“Choose your destination, create a map and set sail. Don’t wait for the perfect conditions, for you may never face the perfect conditions.”
In my 20 odd years of experience, I have met several thousands of young men and women with various levels of educational qualifications and experience. They may not have had many things in common, but one thing that stood out among all of them was their desire to work for large, multinationals.
The definition of a dream job for many of these youths was “working in a plush office, five days a week from 9am to 5pm”. And they are willing to wait endlessly for such a job to knock their door. There is nothing wrong to have such a burning desire.
How else can one achieve their goal, without a burning desire? But cutting it down to reality, large organisations are able to contribute to only about 18-24 per cent of the job market in most countries. The rest are contributed by small and medium-sized enterprises, roughly about 75 to 80 per cent.
This is no new phenomenon and the situation has been the same from times immemorial. Youth have their own inhibitions around SMEs, in fact many. Here’s a quick count of the top three concerns most youth have around working for a startup or an SME:
The scary statistics about startups is that 90 per cent of startups fail within the first two years.
Most youth consider SMEs to be an unstable source of employment. Most of them are looking at either building a stable career or moving into a steady job and they feel startups or SMEs do not provide them the stability they are looking for.
The very nature of SMEs demands a handful of people to manage many things across the organisation.
So most youth feel that the pre-condition for being able to work for a small business if your flexibility and adaptability to multi task, which means learn new things or new ways of doing things every single day. This might cascade to long work hours and irregular work schedule.
First you are required to multi task, second you are required to work long hours and third, you are not paid as much as you think you deserve.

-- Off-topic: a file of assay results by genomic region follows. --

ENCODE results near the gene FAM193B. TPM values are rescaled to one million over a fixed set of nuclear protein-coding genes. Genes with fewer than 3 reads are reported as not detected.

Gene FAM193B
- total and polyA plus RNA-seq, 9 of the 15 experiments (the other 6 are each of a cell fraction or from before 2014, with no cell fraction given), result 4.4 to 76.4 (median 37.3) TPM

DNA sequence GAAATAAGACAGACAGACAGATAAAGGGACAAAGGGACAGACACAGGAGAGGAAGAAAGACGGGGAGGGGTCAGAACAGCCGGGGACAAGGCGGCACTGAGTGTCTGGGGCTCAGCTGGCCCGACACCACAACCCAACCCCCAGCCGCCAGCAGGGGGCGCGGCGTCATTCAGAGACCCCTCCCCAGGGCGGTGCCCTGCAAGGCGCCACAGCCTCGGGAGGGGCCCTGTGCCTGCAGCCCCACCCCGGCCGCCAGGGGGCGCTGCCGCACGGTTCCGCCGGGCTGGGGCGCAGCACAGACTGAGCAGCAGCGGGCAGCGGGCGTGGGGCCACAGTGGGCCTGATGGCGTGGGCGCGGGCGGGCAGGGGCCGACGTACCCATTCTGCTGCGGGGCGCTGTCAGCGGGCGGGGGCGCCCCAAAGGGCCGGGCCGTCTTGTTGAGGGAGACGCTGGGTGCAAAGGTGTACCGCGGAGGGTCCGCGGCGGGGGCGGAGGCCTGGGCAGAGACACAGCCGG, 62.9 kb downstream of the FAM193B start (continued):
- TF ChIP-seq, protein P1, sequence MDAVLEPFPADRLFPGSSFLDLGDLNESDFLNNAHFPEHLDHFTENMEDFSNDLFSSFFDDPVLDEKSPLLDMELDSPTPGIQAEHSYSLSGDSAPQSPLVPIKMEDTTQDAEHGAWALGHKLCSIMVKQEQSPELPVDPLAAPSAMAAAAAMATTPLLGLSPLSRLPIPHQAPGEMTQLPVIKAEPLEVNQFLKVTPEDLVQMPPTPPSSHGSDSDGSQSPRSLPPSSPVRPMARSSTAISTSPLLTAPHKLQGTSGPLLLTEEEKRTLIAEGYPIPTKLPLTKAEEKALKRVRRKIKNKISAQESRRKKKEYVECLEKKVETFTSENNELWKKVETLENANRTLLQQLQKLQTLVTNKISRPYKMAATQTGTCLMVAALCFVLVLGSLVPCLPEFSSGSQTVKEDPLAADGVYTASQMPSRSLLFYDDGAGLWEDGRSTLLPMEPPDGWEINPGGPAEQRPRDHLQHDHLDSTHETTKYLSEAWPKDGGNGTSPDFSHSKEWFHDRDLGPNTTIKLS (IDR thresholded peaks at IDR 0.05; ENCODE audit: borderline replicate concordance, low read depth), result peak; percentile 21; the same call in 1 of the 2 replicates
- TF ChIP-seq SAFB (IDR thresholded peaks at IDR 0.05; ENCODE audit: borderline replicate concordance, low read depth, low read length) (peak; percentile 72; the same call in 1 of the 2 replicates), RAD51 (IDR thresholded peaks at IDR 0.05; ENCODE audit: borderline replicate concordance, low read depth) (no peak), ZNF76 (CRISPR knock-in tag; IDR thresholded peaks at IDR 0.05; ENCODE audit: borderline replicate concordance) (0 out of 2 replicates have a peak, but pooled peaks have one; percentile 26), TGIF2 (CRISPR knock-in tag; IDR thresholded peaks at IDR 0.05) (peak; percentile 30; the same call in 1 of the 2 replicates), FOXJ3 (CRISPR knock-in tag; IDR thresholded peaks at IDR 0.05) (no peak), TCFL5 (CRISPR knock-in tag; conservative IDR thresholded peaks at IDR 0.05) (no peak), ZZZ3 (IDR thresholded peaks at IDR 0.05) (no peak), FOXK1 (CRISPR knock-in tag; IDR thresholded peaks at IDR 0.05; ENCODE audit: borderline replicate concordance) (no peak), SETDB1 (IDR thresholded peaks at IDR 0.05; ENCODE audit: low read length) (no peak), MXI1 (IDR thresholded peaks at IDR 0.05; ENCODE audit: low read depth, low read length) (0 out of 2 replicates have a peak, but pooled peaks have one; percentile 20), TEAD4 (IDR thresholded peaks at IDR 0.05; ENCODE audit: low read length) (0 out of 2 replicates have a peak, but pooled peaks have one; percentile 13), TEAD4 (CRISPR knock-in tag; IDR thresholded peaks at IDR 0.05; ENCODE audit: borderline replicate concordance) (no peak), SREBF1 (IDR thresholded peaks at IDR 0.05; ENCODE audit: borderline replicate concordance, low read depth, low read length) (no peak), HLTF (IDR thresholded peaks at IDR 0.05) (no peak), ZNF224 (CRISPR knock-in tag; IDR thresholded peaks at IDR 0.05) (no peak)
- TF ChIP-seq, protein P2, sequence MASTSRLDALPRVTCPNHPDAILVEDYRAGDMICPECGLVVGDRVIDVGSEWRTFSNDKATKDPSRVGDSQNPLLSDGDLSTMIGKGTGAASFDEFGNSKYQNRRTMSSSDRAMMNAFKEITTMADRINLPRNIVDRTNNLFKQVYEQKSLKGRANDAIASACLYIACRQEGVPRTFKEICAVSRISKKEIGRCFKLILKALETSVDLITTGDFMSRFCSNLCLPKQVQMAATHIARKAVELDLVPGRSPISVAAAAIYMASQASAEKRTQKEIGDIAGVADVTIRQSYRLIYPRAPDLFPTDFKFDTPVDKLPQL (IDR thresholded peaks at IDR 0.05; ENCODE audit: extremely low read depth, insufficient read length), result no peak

That’s what most youth think of about small businesses. It is often felt that SMEs are always trying to find ways to cut costs and so pay little to their staff.
As mentioned earlier, these are the impressions in the minds of the youth about startups and SMEs. Some of these apprehensions may be far off from the truth. I have myself started my career working for a start up and then worked with a large multi national.
And from my experience, I feel the grass is always greener on the other side. While youth are looking at getting into large organisations either to get power, position or pay, after a few years of experience in large organisations, most of them are willing to take a pay cut, settle for less fancy jobs to experience and contribute to the growth of the SMEs.
In reality what a small business can offer towards the growth of an individual is worth much more than the money you earn.
You are a big fish in a small pond: Imagine a pond of thousands of fishes. Most of them do not stand a chance to shine unless they are of an exceptionally good breed. Whereas in a fish tank, where there are fewer fishes, the presence of every single fish is realised and recognised. Your opinions, your actions, your thoughts and more importantly ‘you’ matter, thereby providing you an opportunity to demonstrate your skill and capability.
Fewer structures fuel creativity: It’s the case of half full, half empty. Small businesses rarely have firm structures. This is to help them navigate the path of growth in an agile and flexible manner. Fewer structures pave the way for more options of working and solving challenges. This goes a long way in fuelling your creativity. People with a creative bent of mind, grow more rapidly than the others.
Dynamism fuels performance: SMEs are dynamic; the circumstances they operate in are dynamic and are mostly influenced by external environments. They are required to be agile in responding to the market situations and contexts. This dynamism pushes individuals to think and act swiftly.
Small businesses are better risk takers: The very nature of SMEs is that they are natural risk takers. The hunger for success and growth allows them to take risks (calculated risks), go through pains. They believe in the mantra of “No pain, No gain”. This allows them to be open to newer ideas and newer ways of doing things. In a large organisation, you might be boxed, leaving you not much scope for risk taking, unless it passes through multiple layers of vetting.
Experience and exposure: Last but not the least. You may not be paid as high as you would by a large organisation, but working for a small business gives you experience and exposure to varied fields and facets of business. Irrespective of the years of experience you have, you may get an opportunity to directly work with some of the best brains or those who have vast experience which would add experience and exposure to you.
Mr Bharatam is the founder and chief mentor of Kuza Biashara Ltd, a capacity building organisation coaching youth and SME owners across Africa. Sri chairs Entrepreneurs’ Organisation for Africa. He can be reached via @Sbharatam or email@example.com.
source : http://www.businessdailyafrica.com/corporate/Why-working-for-SMEs-is-a-good-start-for-jobseekers/539550-3127546-pc256k/index.html